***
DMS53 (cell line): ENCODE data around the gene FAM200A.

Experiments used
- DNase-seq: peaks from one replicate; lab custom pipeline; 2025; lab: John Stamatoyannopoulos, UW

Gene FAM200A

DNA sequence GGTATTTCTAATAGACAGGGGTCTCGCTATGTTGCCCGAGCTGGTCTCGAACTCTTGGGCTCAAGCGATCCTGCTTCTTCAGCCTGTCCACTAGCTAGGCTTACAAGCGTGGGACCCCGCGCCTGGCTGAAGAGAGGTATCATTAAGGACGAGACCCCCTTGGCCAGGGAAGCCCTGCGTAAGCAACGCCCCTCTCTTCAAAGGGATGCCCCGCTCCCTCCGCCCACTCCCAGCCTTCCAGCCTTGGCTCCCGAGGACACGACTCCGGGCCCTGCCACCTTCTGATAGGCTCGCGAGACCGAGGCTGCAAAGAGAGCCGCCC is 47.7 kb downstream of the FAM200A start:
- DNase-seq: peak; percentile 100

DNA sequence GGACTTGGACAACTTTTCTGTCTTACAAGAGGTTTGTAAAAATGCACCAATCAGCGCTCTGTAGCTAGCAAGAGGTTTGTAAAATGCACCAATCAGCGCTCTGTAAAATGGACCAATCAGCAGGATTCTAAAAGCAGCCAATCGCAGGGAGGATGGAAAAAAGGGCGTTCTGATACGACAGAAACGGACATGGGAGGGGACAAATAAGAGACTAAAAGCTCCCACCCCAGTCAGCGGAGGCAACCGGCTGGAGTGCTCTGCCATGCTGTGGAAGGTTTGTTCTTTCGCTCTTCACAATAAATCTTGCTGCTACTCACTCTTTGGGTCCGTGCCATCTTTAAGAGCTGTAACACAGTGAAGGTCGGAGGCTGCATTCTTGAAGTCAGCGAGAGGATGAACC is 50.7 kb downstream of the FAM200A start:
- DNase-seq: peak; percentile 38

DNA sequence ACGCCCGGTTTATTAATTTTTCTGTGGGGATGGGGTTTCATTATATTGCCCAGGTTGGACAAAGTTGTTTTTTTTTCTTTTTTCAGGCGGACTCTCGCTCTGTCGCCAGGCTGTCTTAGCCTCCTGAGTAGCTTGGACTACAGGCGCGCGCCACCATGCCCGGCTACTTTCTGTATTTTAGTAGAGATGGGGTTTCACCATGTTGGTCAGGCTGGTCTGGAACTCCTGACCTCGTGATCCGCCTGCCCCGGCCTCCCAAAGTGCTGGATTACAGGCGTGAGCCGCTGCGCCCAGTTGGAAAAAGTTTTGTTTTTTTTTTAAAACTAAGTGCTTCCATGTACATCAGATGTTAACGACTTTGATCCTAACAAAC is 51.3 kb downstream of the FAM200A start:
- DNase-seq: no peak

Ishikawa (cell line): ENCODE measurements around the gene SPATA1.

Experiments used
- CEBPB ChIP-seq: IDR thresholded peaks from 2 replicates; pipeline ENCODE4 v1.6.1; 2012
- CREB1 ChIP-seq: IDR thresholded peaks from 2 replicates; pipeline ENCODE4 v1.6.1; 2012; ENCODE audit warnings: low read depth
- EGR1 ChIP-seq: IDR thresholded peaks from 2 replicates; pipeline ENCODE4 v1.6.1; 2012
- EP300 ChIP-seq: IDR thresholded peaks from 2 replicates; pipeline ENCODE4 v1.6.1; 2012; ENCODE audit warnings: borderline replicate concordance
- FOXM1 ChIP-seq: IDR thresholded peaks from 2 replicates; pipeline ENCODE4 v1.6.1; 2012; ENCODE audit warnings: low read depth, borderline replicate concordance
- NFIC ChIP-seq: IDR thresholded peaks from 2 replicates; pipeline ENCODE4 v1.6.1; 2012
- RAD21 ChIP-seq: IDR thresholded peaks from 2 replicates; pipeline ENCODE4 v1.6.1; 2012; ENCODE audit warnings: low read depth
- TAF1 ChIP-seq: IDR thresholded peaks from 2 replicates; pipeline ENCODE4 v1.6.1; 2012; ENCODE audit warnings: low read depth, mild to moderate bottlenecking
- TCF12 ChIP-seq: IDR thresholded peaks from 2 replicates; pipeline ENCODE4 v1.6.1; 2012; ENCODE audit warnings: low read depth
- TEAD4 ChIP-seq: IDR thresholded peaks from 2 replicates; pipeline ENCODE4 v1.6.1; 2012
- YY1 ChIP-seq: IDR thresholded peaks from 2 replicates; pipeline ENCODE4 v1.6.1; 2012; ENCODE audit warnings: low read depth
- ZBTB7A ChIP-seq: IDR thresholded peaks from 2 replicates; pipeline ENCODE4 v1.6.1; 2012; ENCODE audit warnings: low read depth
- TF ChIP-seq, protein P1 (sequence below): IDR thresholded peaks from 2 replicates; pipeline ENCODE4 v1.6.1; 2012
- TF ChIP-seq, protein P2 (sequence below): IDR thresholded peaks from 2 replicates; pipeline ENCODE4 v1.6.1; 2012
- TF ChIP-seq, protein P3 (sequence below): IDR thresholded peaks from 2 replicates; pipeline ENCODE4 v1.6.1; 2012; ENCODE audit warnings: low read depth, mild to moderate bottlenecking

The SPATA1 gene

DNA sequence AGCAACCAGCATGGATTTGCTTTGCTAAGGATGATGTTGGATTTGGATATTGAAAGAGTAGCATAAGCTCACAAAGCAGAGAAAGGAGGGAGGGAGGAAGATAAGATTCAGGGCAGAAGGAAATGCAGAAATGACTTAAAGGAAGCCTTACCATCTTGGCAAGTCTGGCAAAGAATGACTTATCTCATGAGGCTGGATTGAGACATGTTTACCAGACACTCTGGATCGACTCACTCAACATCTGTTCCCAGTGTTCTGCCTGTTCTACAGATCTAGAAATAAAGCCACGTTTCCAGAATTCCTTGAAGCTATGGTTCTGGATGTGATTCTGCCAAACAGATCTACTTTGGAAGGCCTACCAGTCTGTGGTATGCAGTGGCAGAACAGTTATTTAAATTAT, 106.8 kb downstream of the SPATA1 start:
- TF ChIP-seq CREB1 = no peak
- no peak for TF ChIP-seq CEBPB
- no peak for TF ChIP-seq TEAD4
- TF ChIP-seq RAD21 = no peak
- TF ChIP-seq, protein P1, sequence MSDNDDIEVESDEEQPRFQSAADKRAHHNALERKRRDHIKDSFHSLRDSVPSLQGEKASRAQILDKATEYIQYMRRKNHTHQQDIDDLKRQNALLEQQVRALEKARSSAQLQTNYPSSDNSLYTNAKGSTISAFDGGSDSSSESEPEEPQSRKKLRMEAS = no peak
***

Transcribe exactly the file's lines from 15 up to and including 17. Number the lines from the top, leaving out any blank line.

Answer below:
- EGR1 ChIP-seq: IDR thresholded peaks from 2 replicates; pipeline ENCODE4 v1.6.1; 2012
- EP300 ChIP-seq: IDR thresholded peaks from 2 replicates; pipeline ENCODE4 v1.6.1; 2012; ENCODE audit warnings: borderline replicate concordance
- FOXM1 ChIP-seq: IDR thresholded peaks from 2 replicates; pipeline ENCODE4 v1.6.1; 2012; ENCODE audit warnings: low read depth, borderline replicate concordance